During preclinical years, UCLA has a so-called “Doctoring” course where we practice interviewing standardized patients and learn how to develop the patient-physician relationship. Essentially, this is an opportunity for us to learn the soft skills of physicianship. We spend our sessions discussing how to best break bad news to a patient, how to counsel them and how to build trust. Even though the environment and situations can seem contrived and some dismiss developing soft skills as a waste of time, this class was actually one of my favorite parts of MS1.
Most patients begin their journey to a diagnosis in one of two places — their primary care physician’s (PCP) office or the emergency room. I was no different. I started the spring break of my junior year of college in my PCP’s office, describing to her all of the symptoms I had felt in the past three months: my face being noticeably rounder, the appearance of acne on my previously clear skin, feeling tired all the time but not being able to fall asleep at night and more hair falling out of my scalp. She was skeptical of my complaints — not that the symptoms didn’t exist, but that they were probably attributable to the college lifestyle and stress from school. She suggested watching my diet more carefully, an exercise regimen and making time for facials. “It shouldn’t be a big deal. Do you have any other questions, or is that all?” I sat there, stunned at her response. Thoughts flew across my mind — did she really think I would be here if I didn’t feel like my symptoms were serious and that there was something really wrong with my body?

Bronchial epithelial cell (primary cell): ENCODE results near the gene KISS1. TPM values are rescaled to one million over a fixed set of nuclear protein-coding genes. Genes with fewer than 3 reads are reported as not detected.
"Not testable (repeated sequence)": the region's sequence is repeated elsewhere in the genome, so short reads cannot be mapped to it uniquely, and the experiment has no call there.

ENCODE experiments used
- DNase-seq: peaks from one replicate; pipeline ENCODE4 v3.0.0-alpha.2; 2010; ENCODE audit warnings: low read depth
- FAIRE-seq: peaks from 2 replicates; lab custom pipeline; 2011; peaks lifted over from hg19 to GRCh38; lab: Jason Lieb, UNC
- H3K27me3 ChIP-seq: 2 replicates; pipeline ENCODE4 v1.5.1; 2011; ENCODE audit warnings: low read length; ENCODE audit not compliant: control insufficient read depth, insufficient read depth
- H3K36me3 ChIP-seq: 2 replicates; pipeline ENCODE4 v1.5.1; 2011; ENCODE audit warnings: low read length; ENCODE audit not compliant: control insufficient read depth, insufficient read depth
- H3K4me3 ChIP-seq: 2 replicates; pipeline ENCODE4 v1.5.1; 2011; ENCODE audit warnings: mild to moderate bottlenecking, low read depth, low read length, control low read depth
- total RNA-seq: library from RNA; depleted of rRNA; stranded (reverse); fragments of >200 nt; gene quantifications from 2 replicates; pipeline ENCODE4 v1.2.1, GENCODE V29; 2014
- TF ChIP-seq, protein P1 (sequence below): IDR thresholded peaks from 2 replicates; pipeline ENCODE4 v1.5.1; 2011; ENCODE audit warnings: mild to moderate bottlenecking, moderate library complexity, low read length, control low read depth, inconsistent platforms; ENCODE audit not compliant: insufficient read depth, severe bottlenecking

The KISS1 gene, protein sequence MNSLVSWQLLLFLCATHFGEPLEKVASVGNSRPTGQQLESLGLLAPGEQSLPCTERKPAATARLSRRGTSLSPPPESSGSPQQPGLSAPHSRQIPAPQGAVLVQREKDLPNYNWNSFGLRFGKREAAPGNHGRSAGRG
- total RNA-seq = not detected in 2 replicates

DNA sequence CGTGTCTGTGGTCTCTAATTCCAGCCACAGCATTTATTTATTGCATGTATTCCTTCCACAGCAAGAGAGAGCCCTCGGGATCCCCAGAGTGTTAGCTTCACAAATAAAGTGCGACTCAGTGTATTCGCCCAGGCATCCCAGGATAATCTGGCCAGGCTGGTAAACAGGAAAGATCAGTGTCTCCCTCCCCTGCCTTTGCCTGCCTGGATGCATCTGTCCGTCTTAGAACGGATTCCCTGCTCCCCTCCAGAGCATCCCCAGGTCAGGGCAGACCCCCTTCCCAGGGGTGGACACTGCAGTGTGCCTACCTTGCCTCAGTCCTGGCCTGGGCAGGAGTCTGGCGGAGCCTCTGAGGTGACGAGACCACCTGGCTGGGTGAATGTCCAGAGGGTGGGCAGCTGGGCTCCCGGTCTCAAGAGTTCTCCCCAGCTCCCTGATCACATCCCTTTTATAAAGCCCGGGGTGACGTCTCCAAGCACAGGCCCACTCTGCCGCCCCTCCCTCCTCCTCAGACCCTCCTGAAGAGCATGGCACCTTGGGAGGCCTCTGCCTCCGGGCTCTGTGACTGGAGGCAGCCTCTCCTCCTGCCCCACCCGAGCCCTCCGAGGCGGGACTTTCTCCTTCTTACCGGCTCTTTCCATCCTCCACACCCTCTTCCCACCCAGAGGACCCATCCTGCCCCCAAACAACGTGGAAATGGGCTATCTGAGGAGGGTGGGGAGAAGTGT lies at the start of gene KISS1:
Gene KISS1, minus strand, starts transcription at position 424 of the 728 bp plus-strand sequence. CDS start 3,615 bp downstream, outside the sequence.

One of the first skills we learn in Doctoring is how to take a patient history. We run through OLDCAART, HEADDSSS, and other relevant mnemonics. We learn to validate patients’ feelings, while mentally sifting through what is and isn’t important in what they tell us. We are taught to ask open-ended questions and to listen to their stories. However, in practice, we are often focused on asking our own specific questions, or we are limited in the time we have to listen fully to the patients’ stories.
As a patient, I was lucky to have been in a position where I could advocate for my own health. I had comprehensive health insurance, I was familiar with and comfortable navigating the health system, and I knew I could insist on getting referrals to specialists until someone could help me figure out what was wrong.
I was bounced to an ears, nose, and throat (ENT) physician, and though my symptoms were barely related to her specialty, her demeanor as she listened to me automatically made me feel at ease and cared for. She heard the urgency and desperation in my voice, and her empathy was palpable. I was terrified because I had no idea what was going on with my body. She made me feel like I was being heard and that my concerns were valid. By the end of the visit, she was fairly certain that I needed to be at the endocrinologist’s office.
Unfortunately, not all patients are this privileged, and failure to listen to this subset of patients has the potential for much more costly consequences. It’s tempting to go down a checklist during a patient’s visit for the sake of efficiency, but the checklist doesn’t capture the entire picture. I’m a firm believer that the patient knows their body the best, and that the very least we could do as physicians is to listen and not dismiss their concerns. Maybe their symptoms really are a result of something trivial, but maybe they aren’t, and I would rather be the doctor who listens carefully to everyone just to catch this one patient than to miss them in my haste.
Lessons learned from both sides — a column exploring the qualities of a physician from the perspective of a physician in training, through the lens of a patient.